Sometimes the most basic things in life beget the most daunting conundrums. And figuring out which bottle of oil to get for all your cooking needs when there's an absurd number of options to choose from at the grocery store is definitely one of those times. Who knew the simplest step in cooking could be so overwhelming?
In an effort to keep simple things simple, we asked nutrition health coach Holly Harding for her expertise on the matter. Below, she walks us through the best cooking oils for various diets, from vegan to Paleo and more, which one she keeps in stock for a healthier diet, how to get the most band for your buck, and even when we should just be using butter. To find out the best cooking oils to keep in stock once and for all for easier grocery shopping, healthier cooking, and tastier meals.
For Multi-Purpose Cooking, Use Coconut Oil
If you're only going to keep one kind of cooking oil in stock at home, Harding recommends opting for coconut oil. "It's multipurpose and can be used in raw recipes as well as high-temperature cooking," she explains, so you really can use it for all kinds of recipes. It's also "free of GMOs and has antibacterial and antifungal properties," which offer a variety of health benefits, like protecting your liver, keeping your kidney healthy, and boosting your immune system.
For Low-Temperature Cooking, Use Olive Oil
"If used in low-temperature cooking, I'd recommend olive oil for everyone," Harding says, but avoid using it at high heat so you don't lose out on the nutritional benefits. It's a source of good fat, it's free of GMOs, it's high in antioxidants, and it's anti-inflammatory. Pro tip: "Add olive oil to dishes at the end of the cooking process to retain the good health benefits and prevent omega fatty acid loss from high-temperature cooking," she shares. And when it comes to which type of olive oil to choose, you don't need to break the bank. "Kirkland organic olive from Costco seems to do the job at a reasonable price."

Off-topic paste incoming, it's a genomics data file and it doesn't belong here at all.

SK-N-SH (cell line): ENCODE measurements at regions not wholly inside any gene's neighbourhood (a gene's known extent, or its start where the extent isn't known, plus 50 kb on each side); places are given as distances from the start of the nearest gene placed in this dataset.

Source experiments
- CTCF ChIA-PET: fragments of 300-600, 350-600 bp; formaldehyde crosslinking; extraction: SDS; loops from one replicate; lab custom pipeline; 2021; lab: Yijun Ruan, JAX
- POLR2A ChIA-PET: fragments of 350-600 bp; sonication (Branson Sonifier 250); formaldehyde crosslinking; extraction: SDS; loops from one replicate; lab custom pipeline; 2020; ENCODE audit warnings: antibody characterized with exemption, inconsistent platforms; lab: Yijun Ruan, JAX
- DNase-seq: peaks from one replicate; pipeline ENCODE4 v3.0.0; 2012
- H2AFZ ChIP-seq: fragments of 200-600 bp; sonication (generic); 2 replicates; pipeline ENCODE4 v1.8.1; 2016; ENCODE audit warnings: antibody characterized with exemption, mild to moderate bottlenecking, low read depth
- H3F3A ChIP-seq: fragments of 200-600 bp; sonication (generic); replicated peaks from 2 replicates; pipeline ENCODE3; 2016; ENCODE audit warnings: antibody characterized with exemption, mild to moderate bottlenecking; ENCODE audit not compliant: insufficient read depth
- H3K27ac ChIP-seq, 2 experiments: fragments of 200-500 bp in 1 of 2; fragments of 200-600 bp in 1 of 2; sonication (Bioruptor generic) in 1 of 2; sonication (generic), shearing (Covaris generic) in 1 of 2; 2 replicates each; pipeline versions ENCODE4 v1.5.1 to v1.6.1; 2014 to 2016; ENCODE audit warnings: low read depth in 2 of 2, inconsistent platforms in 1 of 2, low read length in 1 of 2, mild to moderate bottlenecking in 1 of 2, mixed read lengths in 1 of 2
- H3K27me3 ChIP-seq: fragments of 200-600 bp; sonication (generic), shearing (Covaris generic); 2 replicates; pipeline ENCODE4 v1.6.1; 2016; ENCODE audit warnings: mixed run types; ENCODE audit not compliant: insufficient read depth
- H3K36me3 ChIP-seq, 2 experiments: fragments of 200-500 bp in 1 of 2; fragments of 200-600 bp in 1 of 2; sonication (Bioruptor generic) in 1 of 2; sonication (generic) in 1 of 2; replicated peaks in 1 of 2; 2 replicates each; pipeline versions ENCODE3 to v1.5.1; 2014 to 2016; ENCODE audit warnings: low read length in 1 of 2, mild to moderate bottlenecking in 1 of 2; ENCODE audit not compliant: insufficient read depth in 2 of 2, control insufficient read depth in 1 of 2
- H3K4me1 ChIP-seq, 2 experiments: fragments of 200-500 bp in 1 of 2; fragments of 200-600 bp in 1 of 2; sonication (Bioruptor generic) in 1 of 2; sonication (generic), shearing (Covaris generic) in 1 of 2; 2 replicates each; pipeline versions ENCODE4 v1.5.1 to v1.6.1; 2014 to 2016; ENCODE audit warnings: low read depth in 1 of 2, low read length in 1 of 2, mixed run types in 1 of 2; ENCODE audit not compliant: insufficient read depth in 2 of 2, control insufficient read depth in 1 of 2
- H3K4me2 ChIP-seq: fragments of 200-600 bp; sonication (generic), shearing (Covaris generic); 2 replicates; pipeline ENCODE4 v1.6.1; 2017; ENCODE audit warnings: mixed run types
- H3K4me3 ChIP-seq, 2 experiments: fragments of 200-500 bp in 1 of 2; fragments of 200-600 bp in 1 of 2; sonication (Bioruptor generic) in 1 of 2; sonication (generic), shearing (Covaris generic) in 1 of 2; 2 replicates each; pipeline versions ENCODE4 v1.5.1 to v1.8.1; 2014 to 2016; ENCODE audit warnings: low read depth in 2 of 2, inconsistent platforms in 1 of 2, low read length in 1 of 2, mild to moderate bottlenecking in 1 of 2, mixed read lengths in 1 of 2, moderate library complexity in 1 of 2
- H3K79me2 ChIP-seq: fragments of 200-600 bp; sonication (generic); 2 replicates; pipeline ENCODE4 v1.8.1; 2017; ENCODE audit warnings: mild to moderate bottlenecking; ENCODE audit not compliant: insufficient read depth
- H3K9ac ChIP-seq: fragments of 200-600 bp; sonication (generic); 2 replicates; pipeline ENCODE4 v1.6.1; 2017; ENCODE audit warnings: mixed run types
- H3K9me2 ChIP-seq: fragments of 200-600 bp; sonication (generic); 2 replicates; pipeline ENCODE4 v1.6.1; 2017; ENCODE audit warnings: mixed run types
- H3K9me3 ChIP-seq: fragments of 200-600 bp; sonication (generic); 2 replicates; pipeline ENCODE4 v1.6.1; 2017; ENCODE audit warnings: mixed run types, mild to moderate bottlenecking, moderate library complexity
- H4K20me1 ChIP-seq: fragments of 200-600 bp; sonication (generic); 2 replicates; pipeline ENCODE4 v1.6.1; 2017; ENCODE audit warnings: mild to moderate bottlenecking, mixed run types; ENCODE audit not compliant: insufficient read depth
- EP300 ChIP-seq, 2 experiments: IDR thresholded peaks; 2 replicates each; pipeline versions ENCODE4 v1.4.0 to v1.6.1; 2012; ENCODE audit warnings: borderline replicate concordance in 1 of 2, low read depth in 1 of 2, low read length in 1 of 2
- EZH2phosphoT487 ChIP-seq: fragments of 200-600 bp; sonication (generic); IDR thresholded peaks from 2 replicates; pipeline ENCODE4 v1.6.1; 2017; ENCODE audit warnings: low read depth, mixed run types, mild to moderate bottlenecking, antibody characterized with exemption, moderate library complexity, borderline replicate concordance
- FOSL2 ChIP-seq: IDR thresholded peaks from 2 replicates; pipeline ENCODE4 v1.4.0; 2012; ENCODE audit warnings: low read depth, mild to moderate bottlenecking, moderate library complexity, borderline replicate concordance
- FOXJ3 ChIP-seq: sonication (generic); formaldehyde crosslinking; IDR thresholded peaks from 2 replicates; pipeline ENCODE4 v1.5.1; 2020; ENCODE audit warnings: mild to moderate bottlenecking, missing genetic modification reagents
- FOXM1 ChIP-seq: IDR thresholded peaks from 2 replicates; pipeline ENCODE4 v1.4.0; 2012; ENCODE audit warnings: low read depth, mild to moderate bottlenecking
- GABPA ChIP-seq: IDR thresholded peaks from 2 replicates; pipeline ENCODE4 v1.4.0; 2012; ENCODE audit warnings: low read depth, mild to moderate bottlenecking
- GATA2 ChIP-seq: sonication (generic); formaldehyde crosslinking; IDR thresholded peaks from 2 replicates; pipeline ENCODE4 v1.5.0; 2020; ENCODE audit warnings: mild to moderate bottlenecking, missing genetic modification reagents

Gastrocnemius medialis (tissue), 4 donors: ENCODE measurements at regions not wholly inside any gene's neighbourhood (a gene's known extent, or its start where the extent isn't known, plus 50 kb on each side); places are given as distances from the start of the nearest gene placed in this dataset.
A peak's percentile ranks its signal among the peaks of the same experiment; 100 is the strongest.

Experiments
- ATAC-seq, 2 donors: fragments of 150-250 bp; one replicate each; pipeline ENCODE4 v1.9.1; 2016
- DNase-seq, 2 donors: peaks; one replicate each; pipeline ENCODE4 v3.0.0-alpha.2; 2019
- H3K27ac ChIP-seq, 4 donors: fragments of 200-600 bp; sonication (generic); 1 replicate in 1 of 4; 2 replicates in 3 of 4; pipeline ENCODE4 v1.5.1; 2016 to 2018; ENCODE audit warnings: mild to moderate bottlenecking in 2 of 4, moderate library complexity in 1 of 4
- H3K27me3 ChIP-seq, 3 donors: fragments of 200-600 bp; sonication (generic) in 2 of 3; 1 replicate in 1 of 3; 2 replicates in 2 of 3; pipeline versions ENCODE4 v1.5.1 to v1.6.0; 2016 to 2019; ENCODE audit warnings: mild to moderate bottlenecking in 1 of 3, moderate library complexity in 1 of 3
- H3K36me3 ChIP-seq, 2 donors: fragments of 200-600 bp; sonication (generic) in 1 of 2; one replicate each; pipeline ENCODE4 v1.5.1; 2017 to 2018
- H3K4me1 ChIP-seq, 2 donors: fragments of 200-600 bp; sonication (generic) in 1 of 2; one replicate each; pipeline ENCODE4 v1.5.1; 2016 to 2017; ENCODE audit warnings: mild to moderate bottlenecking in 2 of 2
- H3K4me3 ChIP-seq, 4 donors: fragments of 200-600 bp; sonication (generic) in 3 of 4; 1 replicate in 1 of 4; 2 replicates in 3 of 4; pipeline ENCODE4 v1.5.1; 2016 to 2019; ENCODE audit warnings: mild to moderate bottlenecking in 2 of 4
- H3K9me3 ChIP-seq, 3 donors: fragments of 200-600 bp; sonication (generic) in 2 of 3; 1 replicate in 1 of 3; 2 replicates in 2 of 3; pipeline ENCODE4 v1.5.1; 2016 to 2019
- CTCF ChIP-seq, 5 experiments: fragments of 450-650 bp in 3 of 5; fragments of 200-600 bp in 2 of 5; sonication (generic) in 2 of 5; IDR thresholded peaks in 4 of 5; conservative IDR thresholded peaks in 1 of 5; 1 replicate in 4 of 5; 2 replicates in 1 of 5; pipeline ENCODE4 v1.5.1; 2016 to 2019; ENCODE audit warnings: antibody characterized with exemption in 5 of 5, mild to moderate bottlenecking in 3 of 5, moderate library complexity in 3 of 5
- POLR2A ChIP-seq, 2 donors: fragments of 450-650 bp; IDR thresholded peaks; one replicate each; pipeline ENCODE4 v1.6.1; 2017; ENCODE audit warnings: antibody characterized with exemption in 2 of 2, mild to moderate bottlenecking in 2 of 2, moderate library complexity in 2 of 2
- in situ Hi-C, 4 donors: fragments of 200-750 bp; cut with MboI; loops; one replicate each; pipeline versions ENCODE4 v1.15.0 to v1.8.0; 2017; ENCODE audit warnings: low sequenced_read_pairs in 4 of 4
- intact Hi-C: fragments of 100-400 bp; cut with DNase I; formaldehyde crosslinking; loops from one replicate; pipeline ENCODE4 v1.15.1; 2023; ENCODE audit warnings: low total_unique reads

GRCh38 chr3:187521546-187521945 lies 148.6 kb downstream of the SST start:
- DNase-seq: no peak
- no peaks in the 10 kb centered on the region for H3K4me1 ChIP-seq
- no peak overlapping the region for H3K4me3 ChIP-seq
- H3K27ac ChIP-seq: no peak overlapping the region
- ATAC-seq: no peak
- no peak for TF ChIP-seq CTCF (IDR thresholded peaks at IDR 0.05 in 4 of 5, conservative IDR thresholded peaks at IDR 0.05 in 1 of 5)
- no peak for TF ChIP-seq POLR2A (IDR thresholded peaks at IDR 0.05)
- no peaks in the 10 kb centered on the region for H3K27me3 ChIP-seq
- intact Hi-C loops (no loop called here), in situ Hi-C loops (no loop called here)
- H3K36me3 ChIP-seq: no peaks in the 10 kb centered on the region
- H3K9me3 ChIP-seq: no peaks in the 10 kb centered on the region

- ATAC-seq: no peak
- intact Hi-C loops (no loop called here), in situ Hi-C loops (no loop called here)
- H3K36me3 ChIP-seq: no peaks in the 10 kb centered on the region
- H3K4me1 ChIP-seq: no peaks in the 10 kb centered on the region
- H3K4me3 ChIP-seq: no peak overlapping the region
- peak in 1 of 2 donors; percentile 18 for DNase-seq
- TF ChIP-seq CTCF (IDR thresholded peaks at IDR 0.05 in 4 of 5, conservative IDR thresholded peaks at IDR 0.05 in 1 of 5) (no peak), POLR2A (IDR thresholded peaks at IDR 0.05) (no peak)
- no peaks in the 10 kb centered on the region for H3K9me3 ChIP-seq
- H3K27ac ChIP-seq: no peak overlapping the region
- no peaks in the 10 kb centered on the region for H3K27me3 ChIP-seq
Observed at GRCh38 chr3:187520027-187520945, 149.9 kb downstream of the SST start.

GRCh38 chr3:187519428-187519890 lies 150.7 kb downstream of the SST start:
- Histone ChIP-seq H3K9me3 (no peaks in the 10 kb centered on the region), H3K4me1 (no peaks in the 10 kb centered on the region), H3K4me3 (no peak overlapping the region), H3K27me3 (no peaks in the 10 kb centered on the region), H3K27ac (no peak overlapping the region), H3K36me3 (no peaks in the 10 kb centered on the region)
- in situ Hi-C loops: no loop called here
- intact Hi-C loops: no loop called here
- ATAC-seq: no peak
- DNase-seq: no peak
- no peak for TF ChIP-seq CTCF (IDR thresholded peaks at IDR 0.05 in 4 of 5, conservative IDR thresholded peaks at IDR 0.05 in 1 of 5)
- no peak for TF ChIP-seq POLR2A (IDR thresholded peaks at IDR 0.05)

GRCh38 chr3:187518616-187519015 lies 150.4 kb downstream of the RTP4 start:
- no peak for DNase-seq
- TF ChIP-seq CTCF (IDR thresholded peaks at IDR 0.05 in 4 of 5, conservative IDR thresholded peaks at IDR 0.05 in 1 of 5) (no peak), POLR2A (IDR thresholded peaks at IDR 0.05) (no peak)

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When Cooking With Fish, Use Butter
Cooking with oil is almost always a healthier option than using butter, and it usually tastes just as good or better. But there are a few exceptions when cooking with butter makes a positive difference. "I always use grass-fed organic butter to pan-fry fish. I love the brown glaze it creates, plus it doesn't burn as fast. I use it to pan-fry other seafood like scallops and shrimp, too, but that's really about it," Harding tells us.
And Finally, What Not to Use
Of course, there are also plenty of cooking oils aside from olive oil and coconut oil. But for the most part, these are best for healthy, sustainable cooking. "I personally stay away from canola and soybean oil because nearly all of it's genetically modified," Harding explains. And when it comes to palm oil, there are some environmental reasons not to choose it. As Harding explains, "Palm oil has to be carefully watched because so much of it is not produced sustainably, and actually destroys rainforest habitats for orangutans and other animals."
And now that you know where to find the best cooking oils, put them to the test with these healthy and delicious asparagus recipes.
Association of Accredited Naturopathic Medical Colleges. Cooking Oils 101: The Naturopathic Kitchen.
Serreli G, Deiana M. Extra Virgin Olive Oil Polyphenols: Modulation of Cellular Pathways Related to Oxidant Species and Inflammation in Aging. Cells. 2020;9(2). doi:10.3390/cells9020478
World Wildlife Fund. Orangutans and Palm Oil: Protecting Forests to Help Great Apes. Summer 2015.